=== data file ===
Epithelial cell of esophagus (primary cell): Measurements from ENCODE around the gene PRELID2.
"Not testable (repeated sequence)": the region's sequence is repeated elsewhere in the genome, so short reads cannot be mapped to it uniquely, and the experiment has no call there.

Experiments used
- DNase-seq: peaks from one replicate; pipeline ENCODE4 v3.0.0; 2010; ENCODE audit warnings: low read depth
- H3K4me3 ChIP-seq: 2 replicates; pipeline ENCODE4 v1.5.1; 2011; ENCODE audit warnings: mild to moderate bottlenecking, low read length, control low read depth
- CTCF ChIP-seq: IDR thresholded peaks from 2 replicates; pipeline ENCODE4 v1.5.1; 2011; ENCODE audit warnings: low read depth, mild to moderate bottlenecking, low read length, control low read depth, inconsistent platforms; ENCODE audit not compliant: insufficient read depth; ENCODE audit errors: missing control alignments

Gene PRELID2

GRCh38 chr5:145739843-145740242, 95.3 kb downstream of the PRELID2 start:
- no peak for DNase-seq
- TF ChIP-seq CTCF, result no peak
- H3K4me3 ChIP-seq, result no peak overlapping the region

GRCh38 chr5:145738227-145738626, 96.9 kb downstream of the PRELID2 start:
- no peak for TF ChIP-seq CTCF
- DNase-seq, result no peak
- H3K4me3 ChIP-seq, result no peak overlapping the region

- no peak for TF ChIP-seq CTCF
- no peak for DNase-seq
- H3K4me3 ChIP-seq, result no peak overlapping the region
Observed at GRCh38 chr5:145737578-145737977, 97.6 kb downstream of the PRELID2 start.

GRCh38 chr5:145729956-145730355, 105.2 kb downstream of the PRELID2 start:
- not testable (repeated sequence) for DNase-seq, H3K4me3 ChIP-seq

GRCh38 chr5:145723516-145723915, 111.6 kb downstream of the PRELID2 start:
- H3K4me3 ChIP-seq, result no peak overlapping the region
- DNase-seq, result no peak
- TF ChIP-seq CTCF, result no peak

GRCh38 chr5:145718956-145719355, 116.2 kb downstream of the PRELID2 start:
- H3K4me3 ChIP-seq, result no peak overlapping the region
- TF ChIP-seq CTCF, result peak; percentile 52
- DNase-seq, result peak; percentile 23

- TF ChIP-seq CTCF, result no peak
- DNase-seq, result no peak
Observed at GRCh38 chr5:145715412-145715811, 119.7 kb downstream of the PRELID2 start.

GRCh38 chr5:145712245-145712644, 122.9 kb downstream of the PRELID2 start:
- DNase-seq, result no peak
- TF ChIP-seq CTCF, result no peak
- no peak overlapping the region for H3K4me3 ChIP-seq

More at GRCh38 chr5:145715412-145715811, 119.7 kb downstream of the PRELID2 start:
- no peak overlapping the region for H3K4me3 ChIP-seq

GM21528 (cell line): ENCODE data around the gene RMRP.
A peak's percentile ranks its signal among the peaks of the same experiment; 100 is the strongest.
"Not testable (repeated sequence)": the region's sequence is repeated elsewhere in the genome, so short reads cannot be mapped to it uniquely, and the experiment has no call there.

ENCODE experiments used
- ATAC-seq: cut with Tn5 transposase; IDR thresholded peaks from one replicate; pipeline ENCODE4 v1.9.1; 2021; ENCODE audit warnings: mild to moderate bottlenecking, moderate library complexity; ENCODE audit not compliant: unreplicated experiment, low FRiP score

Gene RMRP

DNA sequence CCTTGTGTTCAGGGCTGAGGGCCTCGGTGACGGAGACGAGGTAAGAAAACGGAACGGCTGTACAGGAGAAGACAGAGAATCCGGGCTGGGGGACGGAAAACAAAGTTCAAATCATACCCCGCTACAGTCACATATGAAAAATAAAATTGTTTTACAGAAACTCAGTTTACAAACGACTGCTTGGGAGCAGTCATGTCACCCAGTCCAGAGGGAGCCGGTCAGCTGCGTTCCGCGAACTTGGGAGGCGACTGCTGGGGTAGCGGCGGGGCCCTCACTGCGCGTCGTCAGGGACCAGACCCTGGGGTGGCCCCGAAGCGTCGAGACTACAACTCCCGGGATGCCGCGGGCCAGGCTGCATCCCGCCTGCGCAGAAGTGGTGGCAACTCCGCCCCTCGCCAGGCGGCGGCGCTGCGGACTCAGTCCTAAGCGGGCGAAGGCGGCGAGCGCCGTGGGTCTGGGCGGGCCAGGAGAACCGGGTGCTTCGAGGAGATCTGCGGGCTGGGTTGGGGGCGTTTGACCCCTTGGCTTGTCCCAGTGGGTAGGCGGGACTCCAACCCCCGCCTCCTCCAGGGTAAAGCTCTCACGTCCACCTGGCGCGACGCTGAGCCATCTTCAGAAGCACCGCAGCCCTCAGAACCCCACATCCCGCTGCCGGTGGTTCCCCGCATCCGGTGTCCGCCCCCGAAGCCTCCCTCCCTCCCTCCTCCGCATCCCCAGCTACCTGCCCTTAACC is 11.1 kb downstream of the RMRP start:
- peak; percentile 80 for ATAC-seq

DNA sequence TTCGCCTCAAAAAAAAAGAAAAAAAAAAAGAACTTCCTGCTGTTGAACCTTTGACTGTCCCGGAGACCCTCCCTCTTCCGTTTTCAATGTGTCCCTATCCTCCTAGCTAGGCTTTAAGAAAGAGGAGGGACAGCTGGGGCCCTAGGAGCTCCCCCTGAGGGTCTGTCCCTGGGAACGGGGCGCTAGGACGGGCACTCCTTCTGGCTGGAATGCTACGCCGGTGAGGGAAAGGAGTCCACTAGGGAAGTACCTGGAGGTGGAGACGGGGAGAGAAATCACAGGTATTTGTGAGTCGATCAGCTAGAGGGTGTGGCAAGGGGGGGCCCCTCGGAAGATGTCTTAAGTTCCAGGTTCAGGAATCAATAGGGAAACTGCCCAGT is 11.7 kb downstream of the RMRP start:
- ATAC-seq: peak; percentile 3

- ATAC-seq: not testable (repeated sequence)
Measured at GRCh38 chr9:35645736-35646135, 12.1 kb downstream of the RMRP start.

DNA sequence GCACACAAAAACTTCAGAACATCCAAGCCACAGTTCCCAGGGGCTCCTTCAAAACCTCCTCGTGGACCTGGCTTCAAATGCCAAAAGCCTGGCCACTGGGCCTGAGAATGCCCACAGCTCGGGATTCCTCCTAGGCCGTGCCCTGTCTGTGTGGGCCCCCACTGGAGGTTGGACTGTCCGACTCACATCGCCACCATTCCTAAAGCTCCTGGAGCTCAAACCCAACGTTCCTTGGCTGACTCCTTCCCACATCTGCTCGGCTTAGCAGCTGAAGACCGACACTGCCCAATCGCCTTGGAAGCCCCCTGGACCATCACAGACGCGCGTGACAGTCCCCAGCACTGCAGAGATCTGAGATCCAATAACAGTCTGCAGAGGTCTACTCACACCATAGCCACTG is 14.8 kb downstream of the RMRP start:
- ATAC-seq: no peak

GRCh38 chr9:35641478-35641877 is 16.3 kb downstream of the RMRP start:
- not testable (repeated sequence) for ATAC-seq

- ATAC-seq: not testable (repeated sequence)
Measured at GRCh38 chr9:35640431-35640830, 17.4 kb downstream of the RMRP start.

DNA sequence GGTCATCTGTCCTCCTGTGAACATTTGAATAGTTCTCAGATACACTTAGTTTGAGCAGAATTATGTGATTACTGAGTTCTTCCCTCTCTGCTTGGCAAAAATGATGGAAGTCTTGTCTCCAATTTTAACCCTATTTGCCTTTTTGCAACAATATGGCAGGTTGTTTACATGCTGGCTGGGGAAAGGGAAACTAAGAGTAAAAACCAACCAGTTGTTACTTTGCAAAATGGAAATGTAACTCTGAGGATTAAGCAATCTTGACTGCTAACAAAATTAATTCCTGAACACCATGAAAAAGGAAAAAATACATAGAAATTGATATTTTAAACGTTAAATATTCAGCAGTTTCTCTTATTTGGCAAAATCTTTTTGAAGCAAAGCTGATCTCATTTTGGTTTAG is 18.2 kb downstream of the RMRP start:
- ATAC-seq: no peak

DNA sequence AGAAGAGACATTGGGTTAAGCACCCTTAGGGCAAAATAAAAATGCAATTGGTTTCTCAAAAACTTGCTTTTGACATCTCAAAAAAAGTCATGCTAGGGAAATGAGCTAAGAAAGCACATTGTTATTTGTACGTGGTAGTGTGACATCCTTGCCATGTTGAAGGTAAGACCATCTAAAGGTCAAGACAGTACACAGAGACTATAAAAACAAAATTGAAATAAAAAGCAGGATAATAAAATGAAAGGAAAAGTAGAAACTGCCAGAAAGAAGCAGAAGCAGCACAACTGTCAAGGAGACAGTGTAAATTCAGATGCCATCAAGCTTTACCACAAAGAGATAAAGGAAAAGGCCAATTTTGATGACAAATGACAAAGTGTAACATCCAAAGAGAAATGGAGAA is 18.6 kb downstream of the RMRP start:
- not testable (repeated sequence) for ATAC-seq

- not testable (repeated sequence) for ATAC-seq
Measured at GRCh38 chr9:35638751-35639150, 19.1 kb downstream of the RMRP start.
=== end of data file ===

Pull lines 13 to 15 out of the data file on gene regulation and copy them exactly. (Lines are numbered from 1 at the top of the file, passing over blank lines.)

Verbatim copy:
- no peak for TF ChIP-seq CTCF
- DNase-seq, result no peak
- H3K4me3 ChIP-seq, result no peak overlapping the region